Four tree planters have been installed on St John Square, in the centre of Peterborough, to celebrate Peterborough Environment City Trust’s (PECT) 20th Birthday.
The four planters have been designed and crafted by PECT’s Woodland Project Officer Matthew Robinson using locally sourced larch wood. They will be placed in two sections, one for each decade, to form a gateway to the church.
The wood that has been used was originally planted in the Burghley Estate to commemorate the 50th anniversary of Queen Victoria’s reign in 1887. The tree was blown down in high winds last winter and was kindly donated by Burghley House Preservation Trust for this new project. The compost was kindly donated by Bettaland.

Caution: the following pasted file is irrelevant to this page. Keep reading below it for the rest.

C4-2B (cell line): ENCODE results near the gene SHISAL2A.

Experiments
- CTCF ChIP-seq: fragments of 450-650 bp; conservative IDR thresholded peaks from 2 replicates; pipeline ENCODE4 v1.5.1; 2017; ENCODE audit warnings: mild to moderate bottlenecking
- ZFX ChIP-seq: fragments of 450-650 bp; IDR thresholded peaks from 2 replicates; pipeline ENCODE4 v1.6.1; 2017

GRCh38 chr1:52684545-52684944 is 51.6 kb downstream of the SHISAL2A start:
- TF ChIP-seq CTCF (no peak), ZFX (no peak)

June Berry (Amelanchier lamarckii) trees have been planted in each of the planters. The trees are well known for their impressive white blossom in spring, their bright green foliage in the summer months, and their deep red autumnal colours. The trees have been planted during the winter planting season, giving them adequate time to develop and blossom next spring.
Woodland Project Officer Matthew Robinson said, “The city has been overwhelmingly supportive of our projects over the past 20 years. The planters are a fantastic way to give something back to the city for everyone to enjoy.
“The planters have been created using larch wood that was originally planted to commemorate the 50th anniversary of Queen Victoria’s reign. Unfortunately, this tree was blown down in high winds last winter, but has been very kindly donated by the Burghley House Preservation Trust to complete this project.
“We hope that the planters will help to brighten the wonderful new square area and people enjoy them when they blossom in spring next year.”